Some notes from our skype meeting with Eva Deckers on Experience Prototyping

Think about the quality level of the prototype that you need.

This also depends on what you want from the people you’ll be testing with. What type of feedback are you looking for?

It’s fine to have something that is clearly just made from cardboard, people will be more open to actually give comments about what to improve. When something looks all shiny and professionally finished they assume it is right and won’t give any deeper comments than e.g. that they don’t like the color.

Make it tangible (= detectable or experienced by the senses).

It’s not a fixed choice of direction it’s a try-out.

Don’t be afraid to just make something.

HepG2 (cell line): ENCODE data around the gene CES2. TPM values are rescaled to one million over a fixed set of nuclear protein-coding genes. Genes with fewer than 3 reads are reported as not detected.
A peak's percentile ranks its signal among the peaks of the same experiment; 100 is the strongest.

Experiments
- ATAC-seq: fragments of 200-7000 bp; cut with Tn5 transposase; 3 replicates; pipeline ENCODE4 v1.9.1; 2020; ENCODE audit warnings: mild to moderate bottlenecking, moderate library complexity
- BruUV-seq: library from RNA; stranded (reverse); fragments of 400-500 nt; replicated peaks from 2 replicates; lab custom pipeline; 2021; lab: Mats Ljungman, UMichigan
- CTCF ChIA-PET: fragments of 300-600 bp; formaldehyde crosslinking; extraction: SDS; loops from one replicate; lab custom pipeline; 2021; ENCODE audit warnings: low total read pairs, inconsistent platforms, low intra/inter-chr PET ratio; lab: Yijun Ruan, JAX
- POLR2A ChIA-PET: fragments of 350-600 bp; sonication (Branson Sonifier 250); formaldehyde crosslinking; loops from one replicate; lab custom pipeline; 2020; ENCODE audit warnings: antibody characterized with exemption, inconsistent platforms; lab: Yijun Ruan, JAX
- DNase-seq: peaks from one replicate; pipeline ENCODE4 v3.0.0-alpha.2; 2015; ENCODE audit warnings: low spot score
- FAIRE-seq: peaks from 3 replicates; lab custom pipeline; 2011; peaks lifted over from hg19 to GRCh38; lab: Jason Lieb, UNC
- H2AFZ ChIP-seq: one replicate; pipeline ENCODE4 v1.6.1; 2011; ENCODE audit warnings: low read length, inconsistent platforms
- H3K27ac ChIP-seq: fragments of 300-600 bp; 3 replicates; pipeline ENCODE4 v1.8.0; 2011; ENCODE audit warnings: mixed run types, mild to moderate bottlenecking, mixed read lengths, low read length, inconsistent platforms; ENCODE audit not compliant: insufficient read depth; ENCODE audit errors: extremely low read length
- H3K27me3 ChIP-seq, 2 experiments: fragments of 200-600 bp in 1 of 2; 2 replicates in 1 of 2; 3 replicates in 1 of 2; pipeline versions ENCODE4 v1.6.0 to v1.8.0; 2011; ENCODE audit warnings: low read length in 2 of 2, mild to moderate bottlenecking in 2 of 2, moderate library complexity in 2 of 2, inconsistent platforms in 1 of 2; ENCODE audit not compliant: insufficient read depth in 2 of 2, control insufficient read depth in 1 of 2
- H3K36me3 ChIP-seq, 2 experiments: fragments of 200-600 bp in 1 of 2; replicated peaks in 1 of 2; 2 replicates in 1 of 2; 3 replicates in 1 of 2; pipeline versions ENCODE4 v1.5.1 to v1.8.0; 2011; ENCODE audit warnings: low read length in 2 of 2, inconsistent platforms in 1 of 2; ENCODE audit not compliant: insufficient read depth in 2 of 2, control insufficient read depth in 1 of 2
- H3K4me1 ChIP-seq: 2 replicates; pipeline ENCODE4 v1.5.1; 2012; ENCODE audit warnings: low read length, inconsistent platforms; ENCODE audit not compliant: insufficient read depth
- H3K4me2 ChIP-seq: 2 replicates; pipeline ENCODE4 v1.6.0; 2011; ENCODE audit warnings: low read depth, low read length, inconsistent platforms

It’s about getting your head and hands around the process. We are used to using either head or hands, but it’s the head-hands dialogue that works.

Go beyond words to let others understand

You can find examples of prototypes on www.perceptivequalities.com

Suitable for very complex projects. There isn’t a single right answer but there is a good solution. You can use experience prototyping to find and validate this solution.

Just start trying, making acting.

It can be helpful to make the client a part of the process, to include them. Often a client doesn’t know what they really want and being a part of the process can help. (Some clients don’t want this, to them you just present the results)

 

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